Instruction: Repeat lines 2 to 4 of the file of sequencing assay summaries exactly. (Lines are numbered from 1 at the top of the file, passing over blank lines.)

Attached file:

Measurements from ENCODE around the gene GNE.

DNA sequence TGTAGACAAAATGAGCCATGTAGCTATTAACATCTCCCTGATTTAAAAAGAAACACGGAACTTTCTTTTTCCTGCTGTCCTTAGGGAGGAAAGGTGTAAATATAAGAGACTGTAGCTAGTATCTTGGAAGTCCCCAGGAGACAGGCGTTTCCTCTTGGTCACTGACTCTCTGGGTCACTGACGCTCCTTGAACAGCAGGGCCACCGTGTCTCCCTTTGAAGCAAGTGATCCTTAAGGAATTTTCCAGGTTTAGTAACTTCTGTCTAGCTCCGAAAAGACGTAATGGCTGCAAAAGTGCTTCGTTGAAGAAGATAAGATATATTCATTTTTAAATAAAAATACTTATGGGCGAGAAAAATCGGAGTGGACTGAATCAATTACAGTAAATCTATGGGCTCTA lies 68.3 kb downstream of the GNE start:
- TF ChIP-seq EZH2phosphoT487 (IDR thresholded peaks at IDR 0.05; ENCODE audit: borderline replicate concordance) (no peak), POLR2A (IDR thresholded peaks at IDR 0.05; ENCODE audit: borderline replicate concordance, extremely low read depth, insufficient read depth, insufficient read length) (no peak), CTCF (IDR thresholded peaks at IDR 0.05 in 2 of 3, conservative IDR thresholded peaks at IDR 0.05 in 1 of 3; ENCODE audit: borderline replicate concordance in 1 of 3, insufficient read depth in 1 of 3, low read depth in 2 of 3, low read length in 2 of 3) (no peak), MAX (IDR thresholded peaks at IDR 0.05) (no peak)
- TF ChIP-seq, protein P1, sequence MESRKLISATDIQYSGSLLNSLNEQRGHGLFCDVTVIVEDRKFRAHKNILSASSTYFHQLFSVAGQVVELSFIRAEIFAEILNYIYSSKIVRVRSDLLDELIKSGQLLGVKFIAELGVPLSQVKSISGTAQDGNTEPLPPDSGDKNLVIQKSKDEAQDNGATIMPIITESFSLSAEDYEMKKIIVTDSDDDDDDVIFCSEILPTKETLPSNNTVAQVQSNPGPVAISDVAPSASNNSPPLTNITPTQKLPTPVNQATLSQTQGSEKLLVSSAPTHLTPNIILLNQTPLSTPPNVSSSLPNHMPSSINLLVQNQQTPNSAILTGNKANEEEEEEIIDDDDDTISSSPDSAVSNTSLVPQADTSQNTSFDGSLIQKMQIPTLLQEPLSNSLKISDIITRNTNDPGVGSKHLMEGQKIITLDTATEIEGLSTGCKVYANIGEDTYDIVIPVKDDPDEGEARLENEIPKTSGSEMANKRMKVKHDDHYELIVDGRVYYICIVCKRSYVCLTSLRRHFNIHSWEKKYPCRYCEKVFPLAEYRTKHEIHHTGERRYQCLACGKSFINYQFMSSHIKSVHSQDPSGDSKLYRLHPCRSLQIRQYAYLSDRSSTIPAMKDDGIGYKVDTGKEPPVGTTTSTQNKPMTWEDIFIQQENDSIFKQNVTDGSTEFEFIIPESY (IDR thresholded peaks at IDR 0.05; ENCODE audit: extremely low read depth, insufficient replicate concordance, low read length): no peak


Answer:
DNA sequence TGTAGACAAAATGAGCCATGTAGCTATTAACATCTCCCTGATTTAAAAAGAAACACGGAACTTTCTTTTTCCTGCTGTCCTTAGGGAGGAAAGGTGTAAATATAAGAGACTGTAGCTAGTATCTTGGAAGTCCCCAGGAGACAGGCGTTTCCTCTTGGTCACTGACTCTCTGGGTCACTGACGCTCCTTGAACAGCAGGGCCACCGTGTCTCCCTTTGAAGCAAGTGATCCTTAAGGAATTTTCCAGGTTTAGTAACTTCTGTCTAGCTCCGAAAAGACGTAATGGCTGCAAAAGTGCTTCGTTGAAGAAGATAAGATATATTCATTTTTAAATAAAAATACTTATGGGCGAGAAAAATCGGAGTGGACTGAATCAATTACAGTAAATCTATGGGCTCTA lies 68.3 kb downstream of the GNE start:
- TF ChIP-seq EZH2phosphoT487 (IDR thresholded peaks at IDR 0.05; ENCODE audit: borderline replicate concordance) (no peak), POLR2A (IDR thresholded peaks at IDR 0.05; ENCODE audit: borderline replicate concordance, extremely low read depth, insufficient read depth, insufficient read length) (no peak), CTCF (IDR thresholded peaks at IDR 0.05 in 2 of 3, conservative IDR thresholded peaks at IDR 0.05 in 1 of 3; ENCODE audit: borderline replicate concordance in 1 of 3, insufficient read depth in 1 of 3, low read depth in 2 of 3, low read length in 2 of 3) (no peak), MAX (IDR thresholded peaks at IDR 0.05) (no peak)
- TF ChIP-seq, protein P1, sequence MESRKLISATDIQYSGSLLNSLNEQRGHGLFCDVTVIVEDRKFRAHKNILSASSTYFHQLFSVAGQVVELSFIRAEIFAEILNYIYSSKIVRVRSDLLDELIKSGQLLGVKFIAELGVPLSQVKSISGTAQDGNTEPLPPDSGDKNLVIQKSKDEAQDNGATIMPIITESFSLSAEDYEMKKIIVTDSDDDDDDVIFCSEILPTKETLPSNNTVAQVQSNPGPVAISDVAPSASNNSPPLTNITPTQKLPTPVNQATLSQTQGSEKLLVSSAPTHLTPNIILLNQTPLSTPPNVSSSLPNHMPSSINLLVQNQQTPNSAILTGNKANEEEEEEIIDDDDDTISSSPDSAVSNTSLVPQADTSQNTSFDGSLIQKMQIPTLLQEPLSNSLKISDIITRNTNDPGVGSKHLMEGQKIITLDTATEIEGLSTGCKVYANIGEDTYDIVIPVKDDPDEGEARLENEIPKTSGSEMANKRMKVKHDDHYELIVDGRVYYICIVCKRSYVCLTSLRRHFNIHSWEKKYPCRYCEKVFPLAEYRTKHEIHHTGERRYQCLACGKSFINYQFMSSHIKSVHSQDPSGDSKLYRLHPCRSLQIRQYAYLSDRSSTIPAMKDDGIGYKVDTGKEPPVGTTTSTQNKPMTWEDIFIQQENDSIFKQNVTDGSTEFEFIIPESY (IDR thresholded peaks at IDR 0.05; ENCODE audit: extremely low read depth, insufficient replicate concordance, low read length): no peak